© 2023 WRVO Public Media
NPR News for Central New York
Play Live Radio
Next Up:
0:00 0:00
Available On Air Stations
Stay up to date with the latest news on the coronavirus and COVID-19, the disease caused by the coronavirus. We'll post regular updates from NPR and regional news from the WRVO newsroom. You can also find updates on our live blog.

‘Drastic increase’ in calls at 211 CNY, as agency connects residents with food, financial resources

Tom Magnarelli
WRVO Public Media File Photo
Onondaga County Executive Ryan McMahon at Contact Community Services in 2019.

211 CNY is the call center for five central and northern New York counties that connects people with basic needs. Their call volume has increased drastically since the start of the coronavirus pandemic in March. Access to food and paying bills are among the top concerns. 

There were more calls coming into 211 in the last two weeks in March than what they typically get in a month. Katie Lemery-White, the program manager, said there is a heightened level of anxiety in the larger volume of calls, and one worry is where some people are going to get food.

“That’s people who normally don’t have an issue going to grocery stores, seniors who are afraid to go out, people of low income who are worried about where they are going to get their food next,” Lemery-White said.

After Onondaga County had its first case of coronavirus, County Executive Ryan McMahon asked 211 to set up a phone line specifically for those 55 and older, to get home-delivered meals, expanding on what Meals on Wheels already does. Lemery-White said they’ve been assisting with signing people up for that program.

“They might go to a community meal site, they might be able to go grocery shopping, but because of this current situation, they’re really becoming homebound," Lemery-White said. "Their normal supports might not be available.”

She said they are also getting a lot of calls about financial assistance.

“A lot of people have lost their jobs as a result of this pandemic and they’re trying to apply for unemployment and there are concerns about that because so many people are applying at once,” Lemery-White said.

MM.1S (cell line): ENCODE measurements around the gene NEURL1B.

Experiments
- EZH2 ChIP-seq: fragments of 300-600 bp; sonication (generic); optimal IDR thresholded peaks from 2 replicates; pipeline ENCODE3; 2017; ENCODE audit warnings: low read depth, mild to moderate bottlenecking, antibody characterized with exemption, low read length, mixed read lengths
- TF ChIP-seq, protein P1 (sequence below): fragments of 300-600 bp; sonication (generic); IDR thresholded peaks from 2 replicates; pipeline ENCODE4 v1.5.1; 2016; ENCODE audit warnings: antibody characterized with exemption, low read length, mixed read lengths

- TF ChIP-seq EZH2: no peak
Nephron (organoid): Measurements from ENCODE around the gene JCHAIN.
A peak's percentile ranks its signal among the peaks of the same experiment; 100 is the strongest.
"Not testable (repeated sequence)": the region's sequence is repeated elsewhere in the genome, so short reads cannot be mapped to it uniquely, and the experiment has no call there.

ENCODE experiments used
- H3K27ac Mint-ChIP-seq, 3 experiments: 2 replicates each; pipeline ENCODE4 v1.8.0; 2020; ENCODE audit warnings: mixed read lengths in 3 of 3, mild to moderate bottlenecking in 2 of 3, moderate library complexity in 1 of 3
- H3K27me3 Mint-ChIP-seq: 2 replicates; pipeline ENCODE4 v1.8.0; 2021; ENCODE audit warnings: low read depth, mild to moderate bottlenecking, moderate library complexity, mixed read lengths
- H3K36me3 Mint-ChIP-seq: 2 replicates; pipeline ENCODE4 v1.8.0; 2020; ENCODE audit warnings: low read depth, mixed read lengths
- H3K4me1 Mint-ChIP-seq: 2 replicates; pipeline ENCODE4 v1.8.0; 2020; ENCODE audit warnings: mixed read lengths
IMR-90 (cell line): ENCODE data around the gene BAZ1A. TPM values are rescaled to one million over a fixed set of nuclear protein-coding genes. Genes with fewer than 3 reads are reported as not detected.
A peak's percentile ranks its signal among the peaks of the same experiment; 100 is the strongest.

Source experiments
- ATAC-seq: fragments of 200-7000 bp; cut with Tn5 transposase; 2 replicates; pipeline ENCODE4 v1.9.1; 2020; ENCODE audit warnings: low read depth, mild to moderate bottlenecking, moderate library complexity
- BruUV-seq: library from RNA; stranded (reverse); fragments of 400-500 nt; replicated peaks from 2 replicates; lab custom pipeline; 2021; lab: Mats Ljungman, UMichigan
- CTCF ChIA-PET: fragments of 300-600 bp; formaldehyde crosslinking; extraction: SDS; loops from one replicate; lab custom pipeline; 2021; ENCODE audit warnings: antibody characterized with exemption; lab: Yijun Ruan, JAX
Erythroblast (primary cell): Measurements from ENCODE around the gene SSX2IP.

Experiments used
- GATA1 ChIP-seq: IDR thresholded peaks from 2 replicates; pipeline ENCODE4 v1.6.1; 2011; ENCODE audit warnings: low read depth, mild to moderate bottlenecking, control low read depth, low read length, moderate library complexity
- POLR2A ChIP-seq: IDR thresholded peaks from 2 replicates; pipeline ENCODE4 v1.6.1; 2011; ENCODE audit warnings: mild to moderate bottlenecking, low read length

Calling 211 can get you information on the expanded unemployment benefits, and New York State's 90-day moratorium on evictions.

“They will have to pay back that rent or mortgage eventually," Lemery-White said. "But right now, so they can focus, if they need to use their money to get food, we want them to do that and know that they’ll have a place to stay.”

Utilities are also suspending their shutoffs. 211 is operated by Contact Community Services, which started as a crisis hotline. Lemery-White said fear is an underlying part of almost every call they’re getting right now.

“There’s a lot of reassurance that we’re doing," she said. "A lot of listening to what people are going through, trying to provide that connection. Even though they might not be able to leave their home, they know that there is somebody there. They can feel somebody else in the room, another presence, support, so they’re not alone.”

Even after the crisis passes, there will still be a lot of needs in the community and 211 will continue to be there to help people get to a new normal.

Tom Magnarelli is a reporter covering the central New York and Syracuse area. He joined WRVO as a freelance reporter in 2012 while a student at Syracuse University and was hired full time in 2015. He has reported extensively on politics, education, arts and culture and other issues around central New York.